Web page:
One of the big challenges in both expanding the number of Americans with Health care coverage and keeping premiums affordable for people with chronic or serious illnesses has been persuading young and healthy adults to obtain policies. Critics argue that the new U.S. tax law has made this task even harder with its elimination of the individual mandate for health insurance, a part of the Affordable Care Act that requires individuals to buy insurance or risk having to pay a tax penalty. But the effect of the mandate on coverage was never particularly impressive.
In 2014 only 28% of exchange members were between 18 and 34 years of age. That percentage stayed level into 2016, and with a shorter enrollment period in 2017, this year’s percentage may be lower. These numbers are well below the 40% enrollment rate that actuaries estimated was needed to allow for stable premiums.
There is an alternative solution: a modified form of high-deductible health plans (HDHP) — whose annual deductibles often are more than $2,000 per family — one that pays for high-value services such as primary care visits and evidence-based medications without subjecting them to a deductible. The Access to Better Care Act of 2016 (H.R. 5652), a bipartisan bill introduced in 2016 and tied up in committee, would give health savings account–qualified HDHPs the flexibility to provide coverage for services that manage chronic diseases on a pre-deductible basis.
High-deductible plans are increasingly being coupled with tax-deductible health savings accounts that are used to pay for medical expenses incurred by the individual or family before reaching the deductible limit. Moreover, HDHPs’ low annual premiums (typically at least 10% cheaper than traditional plans) being coupled with the tax-advantaged health savings accounts have made it an exceedingly attractive offering to the young and healthy: There were over 20 million subscribers in 2016, and only 3% of enrollees were 65 and older.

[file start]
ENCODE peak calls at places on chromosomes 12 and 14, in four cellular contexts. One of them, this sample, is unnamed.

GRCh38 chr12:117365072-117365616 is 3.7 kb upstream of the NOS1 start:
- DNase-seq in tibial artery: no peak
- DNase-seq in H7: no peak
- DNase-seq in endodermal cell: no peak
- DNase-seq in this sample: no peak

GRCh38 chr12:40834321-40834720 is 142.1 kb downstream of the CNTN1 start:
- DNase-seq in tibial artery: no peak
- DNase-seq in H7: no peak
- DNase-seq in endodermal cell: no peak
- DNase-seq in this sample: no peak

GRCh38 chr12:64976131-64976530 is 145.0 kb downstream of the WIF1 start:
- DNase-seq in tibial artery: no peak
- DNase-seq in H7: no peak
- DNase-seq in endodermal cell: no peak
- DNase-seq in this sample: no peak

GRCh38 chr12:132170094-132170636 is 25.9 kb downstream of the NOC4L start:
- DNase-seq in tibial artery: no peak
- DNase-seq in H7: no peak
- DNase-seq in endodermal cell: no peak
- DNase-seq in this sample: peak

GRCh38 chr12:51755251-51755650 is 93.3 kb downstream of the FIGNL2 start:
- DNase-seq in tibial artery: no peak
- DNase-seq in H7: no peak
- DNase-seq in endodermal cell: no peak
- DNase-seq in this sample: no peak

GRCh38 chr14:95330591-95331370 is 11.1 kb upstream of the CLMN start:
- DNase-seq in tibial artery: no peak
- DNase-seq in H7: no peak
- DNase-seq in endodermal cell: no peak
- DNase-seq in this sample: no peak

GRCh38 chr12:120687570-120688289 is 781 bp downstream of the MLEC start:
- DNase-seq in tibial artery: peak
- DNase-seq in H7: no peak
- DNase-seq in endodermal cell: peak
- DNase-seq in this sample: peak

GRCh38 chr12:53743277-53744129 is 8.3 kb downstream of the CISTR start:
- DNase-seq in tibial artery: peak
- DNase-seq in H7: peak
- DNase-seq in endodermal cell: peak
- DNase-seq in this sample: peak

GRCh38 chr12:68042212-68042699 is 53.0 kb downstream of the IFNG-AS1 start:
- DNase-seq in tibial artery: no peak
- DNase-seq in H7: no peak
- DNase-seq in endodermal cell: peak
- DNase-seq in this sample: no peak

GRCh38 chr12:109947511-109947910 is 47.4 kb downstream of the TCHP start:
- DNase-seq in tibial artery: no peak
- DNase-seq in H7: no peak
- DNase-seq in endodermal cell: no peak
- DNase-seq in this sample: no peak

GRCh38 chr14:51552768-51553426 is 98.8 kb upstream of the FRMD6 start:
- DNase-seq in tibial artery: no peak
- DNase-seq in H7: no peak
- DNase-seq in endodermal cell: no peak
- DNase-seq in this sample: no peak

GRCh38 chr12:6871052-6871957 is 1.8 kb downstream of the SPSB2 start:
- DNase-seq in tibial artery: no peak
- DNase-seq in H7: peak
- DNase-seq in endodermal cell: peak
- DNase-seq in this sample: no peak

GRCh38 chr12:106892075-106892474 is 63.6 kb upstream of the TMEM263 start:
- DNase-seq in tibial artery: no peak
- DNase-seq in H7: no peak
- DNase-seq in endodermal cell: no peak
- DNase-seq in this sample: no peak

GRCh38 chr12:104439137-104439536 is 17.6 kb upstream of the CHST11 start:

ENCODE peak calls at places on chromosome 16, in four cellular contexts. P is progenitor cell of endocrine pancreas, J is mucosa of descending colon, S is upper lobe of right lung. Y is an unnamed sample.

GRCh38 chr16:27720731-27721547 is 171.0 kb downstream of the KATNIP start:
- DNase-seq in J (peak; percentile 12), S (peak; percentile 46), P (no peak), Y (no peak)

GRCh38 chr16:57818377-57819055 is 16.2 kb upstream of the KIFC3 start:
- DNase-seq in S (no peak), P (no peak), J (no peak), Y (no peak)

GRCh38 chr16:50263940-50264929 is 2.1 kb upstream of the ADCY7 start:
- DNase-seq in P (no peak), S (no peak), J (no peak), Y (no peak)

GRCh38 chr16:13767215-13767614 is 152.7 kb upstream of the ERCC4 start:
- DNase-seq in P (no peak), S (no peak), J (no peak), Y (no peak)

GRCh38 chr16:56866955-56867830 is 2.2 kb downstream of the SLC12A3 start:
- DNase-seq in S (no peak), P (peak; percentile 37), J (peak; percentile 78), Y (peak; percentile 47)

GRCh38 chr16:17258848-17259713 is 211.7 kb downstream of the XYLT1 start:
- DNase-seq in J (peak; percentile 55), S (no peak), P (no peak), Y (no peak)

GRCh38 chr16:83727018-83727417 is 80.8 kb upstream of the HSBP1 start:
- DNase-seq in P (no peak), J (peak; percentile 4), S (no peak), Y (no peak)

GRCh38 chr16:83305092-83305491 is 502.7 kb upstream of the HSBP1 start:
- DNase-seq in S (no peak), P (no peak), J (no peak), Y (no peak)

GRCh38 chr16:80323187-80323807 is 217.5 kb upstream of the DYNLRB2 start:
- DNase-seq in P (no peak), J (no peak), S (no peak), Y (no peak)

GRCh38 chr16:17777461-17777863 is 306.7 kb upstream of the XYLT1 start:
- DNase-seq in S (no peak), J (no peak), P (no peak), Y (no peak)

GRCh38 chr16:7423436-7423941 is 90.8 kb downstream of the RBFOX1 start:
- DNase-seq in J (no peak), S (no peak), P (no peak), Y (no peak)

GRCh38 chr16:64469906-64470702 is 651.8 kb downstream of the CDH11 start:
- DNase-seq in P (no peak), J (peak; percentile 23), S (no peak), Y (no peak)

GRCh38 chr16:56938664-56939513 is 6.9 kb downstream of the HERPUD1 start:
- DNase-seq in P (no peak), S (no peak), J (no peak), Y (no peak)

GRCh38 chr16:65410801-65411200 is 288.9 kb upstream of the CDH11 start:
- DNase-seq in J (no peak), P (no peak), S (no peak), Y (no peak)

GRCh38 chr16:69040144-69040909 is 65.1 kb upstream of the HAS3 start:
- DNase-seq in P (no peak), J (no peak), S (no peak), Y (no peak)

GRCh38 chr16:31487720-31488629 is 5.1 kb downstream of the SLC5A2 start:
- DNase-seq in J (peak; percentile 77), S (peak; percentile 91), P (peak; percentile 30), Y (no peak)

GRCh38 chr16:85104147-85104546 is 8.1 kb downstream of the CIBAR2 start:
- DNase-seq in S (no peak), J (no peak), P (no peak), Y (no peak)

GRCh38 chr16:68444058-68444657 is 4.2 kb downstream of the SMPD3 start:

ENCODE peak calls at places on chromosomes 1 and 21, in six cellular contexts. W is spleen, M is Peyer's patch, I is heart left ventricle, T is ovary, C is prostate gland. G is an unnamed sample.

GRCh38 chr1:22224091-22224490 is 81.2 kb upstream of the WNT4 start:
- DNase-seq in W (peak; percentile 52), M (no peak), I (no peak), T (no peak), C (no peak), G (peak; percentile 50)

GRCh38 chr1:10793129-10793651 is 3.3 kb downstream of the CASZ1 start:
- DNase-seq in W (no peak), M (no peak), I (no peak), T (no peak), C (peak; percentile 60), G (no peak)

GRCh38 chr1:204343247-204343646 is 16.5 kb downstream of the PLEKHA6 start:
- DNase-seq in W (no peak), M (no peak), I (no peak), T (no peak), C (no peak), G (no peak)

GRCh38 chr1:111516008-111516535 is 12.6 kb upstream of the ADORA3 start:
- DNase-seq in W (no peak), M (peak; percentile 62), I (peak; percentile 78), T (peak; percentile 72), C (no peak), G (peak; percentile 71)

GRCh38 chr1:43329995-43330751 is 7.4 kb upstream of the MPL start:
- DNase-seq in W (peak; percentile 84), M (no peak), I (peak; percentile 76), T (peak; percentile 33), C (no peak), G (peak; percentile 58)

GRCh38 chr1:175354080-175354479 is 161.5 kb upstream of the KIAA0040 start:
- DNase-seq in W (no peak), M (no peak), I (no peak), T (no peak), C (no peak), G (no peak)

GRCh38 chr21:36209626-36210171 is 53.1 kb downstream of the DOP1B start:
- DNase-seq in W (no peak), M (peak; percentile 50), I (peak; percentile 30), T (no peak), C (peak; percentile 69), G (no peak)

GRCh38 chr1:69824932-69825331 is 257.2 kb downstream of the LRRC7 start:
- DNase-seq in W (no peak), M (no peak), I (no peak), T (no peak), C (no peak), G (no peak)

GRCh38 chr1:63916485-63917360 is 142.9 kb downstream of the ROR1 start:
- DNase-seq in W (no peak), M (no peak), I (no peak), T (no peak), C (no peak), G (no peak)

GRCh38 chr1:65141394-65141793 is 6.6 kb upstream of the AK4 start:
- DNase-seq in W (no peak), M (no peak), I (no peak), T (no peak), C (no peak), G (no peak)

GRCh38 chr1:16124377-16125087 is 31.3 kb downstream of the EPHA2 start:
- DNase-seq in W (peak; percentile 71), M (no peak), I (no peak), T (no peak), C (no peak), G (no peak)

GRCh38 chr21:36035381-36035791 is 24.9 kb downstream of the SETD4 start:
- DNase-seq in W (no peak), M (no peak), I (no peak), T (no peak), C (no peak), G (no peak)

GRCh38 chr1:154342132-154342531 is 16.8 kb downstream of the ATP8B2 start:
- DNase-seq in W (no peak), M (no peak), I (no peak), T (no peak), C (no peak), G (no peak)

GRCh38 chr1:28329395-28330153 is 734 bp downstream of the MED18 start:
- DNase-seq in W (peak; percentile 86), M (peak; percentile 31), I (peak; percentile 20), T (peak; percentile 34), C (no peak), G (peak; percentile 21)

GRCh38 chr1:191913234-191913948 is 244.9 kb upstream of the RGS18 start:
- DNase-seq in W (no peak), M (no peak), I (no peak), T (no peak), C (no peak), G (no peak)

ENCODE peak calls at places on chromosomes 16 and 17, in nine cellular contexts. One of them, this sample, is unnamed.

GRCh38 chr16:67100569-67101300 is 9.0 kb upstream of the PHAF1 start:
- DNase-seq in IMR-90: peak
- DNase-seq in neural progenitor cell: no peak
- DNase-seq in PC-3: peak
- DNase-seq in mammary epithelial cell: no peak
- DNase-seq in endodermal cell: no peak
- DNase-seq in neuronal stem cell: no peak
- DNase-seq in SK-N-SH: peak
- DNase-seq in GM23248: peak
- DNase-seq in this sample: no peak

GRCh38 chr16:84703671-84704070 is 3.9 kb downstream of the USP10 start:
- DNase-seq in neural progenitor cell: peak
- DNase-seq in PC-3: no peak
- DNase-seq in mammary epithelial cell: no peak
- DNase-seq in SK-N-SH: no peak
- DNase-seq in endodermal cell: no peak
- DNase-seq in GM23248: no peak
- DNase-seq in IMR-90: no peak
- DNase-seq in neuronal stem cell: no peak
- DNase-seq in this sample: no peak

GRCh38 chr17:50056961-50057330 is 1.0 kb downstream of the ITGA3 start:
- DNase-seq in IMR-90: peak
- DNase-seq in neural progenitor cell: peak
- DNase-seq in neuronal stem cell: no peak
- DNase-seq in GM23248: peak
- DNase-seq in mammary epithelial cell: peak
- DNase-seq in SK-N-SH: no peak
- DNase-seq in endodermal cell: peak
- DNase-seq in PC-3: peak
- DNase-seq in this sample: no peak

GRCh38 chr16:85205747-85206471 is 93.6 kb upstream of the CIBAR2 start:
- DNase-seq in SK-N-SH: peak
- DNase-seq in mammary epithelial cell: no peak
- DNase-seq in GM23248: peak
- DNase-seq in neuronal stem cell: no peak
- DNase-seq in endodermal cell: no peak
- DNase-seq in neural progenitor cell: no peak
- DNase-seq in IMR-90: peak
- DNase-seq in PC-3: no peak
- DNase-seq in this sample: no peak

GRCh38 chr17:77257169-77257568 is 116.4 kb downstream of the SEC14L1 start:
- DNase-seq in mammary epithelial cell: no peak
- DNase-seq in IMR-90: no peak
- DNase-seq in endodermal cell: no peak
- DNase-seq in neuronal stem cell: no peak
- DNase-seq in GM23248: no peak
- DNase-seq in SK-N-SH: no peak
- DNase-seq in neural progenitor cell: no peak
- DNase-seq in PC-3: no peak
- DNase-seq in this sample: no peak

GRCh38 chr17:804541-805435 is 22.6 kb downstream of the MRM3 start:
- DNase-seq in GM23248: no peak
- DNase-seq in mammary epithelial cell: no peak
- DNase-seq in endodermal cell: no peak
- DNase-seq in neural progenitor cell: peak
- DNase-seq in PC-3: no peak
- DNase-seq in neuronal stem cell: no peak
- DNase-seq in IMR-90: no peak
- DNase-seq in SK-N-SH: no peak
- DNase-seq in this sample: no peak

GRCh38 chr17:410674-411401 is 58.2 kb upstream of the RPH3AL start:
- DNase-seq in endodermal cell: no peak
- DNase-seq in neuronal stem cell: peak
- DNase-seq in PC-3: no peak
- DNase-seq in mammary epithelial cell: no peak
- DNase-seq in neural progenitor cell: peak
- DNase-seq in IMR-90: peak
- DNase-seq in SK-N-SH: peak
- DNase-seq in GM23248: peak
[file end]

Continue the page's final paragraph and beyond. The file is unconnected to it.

One of the central arguments for HDHPs is that by ensuring that consumers have skin in the game, they would become more cost-conscious consumers of health care. But a problem observed in empirical analyses is that the high deductible dissuades people from obtaining both essential and nonessential clinical services. Analyses have shown that patients enrolled in HDHPs were significantly more likely than those subscribing to traditional plans to delay or forgo visits for acute and chronic conditions, checkups, and tests. This is especially true of low-income adults and children.
We believe that a modified approach to HDHPs — one that uses value-based insurance design (V-BID) — can both bolster HDHP enrollment and encourage people not to skip essential care. It would retain the best of HDHP principles (choice, spending discretion) with coverage protection for high-value services that would serve to limit the harms of HDHPs (delayed or forgone care).
The first step to creating such a plan is to define high- and low-value services. Guidelines developed by professional societies and promoted by the U.S. Preventive Services Task Force can help insurance companies weigh coverage decisions even in the absence of economic data on future cost savings. (Insurers are concerned that the payoffs for good decisions made today can take years to reap, and by the time the payoffs materialize, the subscribers may have switched to another insurer. But the latest research suggests that, due to a variety of reasons, including inertia, the amount of switching is modest.)
A second step is tailoring the benefits of the plans to individual enrollees. This might mean subjecting all or part of the charge for eye exams to the deductible for most people but making it free for those with diabetes, who are at higher risk for diabetic retinopathy, glaucoma, and cataracts. Or it could mean offering statins, which lower cholesterol levels, to those with documented heart disease at a steep discount.
One counterargument that we anticipate to this approach is that previous thinking has leaned toward simplifying and standardizing health plans to allow for the fact most consumers don’t have sufficient health insurance literacy to make the best and most-rational choices for themselves. It’s true that most individuals find the challenge of understanding and making choices about annual deductibles, coinsurance rates, copayments, out-of-pocket maximums, and coverage provisions to be overwhelming. Since V-BID’s additional choices would only add to the complexity, it could be too much for individuals shopping for an insurance plan. But we bet that for people who have already signed up for an insurance plan, these principles will engender deep loyalty and trust as they begin to see how their insurance plan serves their best interests.
Recently, the U.S. Centers for Medicare and Medicaid Services finalized a rule that gives state Medicaid programs flexibility to vary cost-sharing for drugs, outpatient, emergency department, and inpatient visits. For example, Michigan’s Medicaid expansion program, the Healthy Michigan Plan, can now waive copays for drugs on preferred formularies and impose an $8 copay on those on non-preferred lists. Similarly, the plan can impose a copayment on the use of the emergency department for nonemergencies, while waiving cost-sharing on outpatient visits for chronic-disease management.
Such smart benefits plans keep patients healthy and out of the hospital and promote fewer disability days, less absenteeism, and greater worker productivity.
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